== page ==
Good Neighbors

Our son, Grant, has been here helping teach a two-week tennis camp. We’ve also, inspite of the 95-100 degree weather, been working on some outdoor projects, one of which was putting up a new sign he painted for us at the turnoff to our lane. As we were working on it, we needed to remove a large post from the ground, along with a section of fence. I looked up and there were two of our neighbors pulling up the big post for us, and then helping with the fence.  On other occasions, we’ve needed to have some heavy rocks or other objects moved and they are right there to help. The grass in our barrow pit is often mowed by one of them, or our mailbox plowed out in the winter without our ever asking for help. We know that if we need someone to help water when we are gone or to watch our place, that they are always willing to come to our aid.  How great it is to have neighbors who not only are there for us when we need them, but often see a need and just meet it without ever being asked.

     I can’t help but think about the story in Scripture of the “Good Samaritan.”  A lawyer had put Jesus to the test by asking Him, “What shall I do to inherit eternal life?” (Lk. 10:25). Jesus replied with the question, “What is in the law? How does it read to you?” (v. 26). “And the man answered and said, ‘YOU SHALL LOVE THE LORD YOUR GOD WITH ALL YOUR HEART, AND WITH ALL YOUR SOUL, AND WITH ALL YOUR STRENGTH, AND WITH ALL YOUR MIND; AND YOUR NEIGHBOR AS YOURSELF'” (V. 27).  To which Jesus responded: “You have answered correctly; DO THIS AND YOU WILL LIVE” (V. 28). But then the man wanted Jesus to clarify just who he neighbor is (v. 29) and Jesus responded with the story which we have commonly called “the Good Samaritan.”   Jesus tells of a man who, when traveling from Jerusalem to Jericho, was robbed and beaten and left in critical condition along the road. A priest and a Levite both came upon the poor man but did not stop to help him. Then a Samaritan came by, had compassion on the man, and stopped to administer first aid and put him on his donkey to carry him to an inn, paying the innkeeper to care for him, and nurture him back to health, promising to return and pay him further if need be (vv. 30-35).  Jesus then asked the man which of the three–the priest, the Levite, the Samaritan–proved to be a neighbor to the man left to die along the roadside (v. 36). The man, of course, said, “The one who had mercy toward him. And Jesus said to him, ‘Go and do the same'” (v. 37).
     The story has a spiritual parallel. Jesus is the Good Samaritan and the poor traveler who fell among the thieves represents us, marred by sin, and dying in our sinful condition. The failure of the priest and the Levite to assist illustrates the inability of the Law and the ordinances–religion–to save man out of his sad plight. The oil and the wine which the Samaritan applied represent the holy Spirit and the cleansing blood of Jesus. The inn symbolizes the Church and the money speaks of rewards for those who minister to man’s spiritual and physical needs. The promised return by the Samaritan would be a picture of the greater reward in the future when Christ comes again.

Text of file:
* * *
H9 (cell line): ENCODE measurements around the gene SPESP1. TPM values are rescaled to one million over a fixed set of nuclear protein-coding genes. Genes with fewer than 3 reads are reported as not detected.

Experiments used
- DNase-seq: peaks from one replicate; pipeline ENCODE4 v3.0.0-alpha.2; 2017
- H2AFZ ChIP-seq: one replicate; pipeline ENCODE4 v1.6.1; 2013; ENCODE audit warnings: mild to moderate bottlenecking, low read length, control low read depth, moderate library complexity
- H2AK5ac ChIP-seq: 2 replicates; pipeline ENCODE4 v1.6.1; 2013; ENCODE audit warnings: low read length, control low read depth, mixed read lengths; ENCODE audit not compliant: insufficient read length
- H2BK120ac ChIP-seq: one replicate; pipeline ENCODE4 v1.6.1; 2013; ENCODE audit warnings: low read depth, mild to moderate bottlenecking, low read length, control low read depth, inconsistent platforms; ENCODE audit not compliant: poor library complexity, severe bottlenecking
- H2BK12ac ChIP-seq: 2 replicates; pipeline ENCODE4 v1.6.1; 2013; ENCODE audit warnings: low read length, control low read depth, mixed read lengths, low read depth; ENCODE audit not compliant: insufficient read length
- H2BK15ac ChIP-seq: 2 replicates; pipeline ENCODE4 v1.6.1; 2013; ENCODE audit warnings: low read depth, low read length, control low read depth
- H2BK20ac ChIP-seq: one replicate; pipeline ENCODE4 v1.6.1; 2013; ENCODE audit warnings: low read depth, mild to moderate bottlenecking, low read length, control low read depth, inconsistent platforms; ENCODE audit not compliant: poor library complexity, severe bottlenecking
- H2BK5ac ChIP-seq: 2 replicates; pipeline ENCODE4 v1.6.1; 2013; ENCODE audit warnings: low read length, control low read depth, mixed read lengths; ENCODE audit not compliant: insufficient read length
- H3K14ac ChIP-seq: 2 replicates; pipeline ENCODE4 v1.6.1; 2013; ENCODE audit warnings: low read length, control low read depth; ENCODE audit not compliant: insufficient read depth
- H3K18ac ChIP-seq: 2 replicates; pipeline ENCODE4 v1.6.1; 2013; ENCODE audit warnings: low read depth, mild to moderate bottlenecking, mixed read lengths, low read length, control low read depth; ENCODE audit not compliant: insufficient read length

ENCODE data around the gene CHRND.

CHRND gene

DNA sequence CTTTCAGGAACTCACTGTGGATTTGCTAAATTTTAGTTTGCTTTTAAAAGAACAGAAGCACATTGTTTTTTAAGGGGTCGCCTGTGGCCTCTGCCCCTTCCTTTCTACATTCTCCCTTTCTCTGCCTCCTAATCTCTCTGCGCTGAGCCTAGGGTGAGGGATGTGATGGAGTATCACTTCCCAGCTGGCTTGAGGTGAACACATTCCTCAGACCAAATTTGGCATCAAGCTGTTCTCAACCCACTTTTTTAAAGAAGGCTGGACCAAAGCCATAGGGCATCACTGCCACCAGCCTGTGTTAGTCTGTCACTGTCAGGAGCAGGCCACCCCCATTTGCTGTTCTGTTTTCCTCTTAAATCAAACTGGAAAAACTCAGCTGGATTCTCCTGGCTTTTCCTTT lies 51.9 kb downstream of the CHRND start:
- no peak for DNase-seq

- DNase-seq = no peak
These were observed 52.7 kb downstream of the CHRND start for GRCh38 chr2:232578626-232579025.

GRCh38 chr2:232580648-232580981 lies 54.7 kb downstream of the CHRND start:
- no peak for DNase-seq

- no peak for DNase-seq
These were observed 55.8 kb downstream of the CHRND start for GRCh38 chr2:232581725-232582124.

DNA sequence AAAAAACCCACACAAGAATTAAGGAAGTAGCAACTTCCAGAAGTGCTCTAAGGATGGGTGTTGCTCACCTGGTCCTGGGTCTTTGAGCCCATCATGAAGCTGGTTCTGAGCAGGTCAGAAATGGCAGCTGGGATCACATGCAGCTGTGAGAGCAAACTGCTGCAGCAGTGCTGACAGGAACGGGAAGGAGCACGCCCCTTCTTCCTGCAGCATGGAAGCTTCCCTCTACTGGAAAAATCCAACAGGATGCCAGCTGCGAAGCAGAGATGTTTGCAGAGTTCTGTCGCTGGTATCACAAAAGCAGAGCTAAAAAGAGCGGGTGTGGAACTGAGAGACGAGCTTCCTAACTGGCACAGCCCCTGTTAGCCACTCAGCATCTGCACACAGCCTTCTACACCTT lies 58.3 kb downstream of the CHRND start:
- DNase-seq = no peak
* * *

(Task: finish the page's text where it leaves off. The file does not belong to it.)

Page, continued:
But, while we can see an obvious spiritual lesson in this story of the “Good Samaritan,” we also see the importance of coming to the aid of those in need and not ignoring them and walking on by. Whether they live next door to us or not, we are to be a good neighbor to them. We shouldn’t just always wait to be asked for help, but should graciously meet a need when we see one. We are very grateful to have good neighbors who do that. I trust that we are the same to them.
     How about you? Do you get so busy with your life and your goals that you miss the opportunities to be of help to others. Paul tells us that we are to “Do nothing from selfishness or empty conceit; but with humility of mind let each of you regard one another as more important than himself; do not merely look out for your own personal interests, but also for the interests of others. Have this attitude in yourselves which was also in Christ Jesus” (Phil. 2:3-5).  Be sensitive to the needs of those around you, and do what you can to assist them, and do it all in the name of Christ and for His glory. It may even be instrumental in those you help coming to know the Savior.    What could you do for your “neighbor” today?
                 Forever His,
                                Pastor Dave

About Pastor Dave

Until my retirement 2 years ago, I pastored an independent Bible church in Northwest Montana for nearly 38 years. During that time I also helped establish a Christian school, and a Bible Camp. I am married and have children and grandchildren. The Wisdom of the Week devotional is an outgrowth of my desire to share what God is doing in my life and in our world, and to challenge you to be a part.
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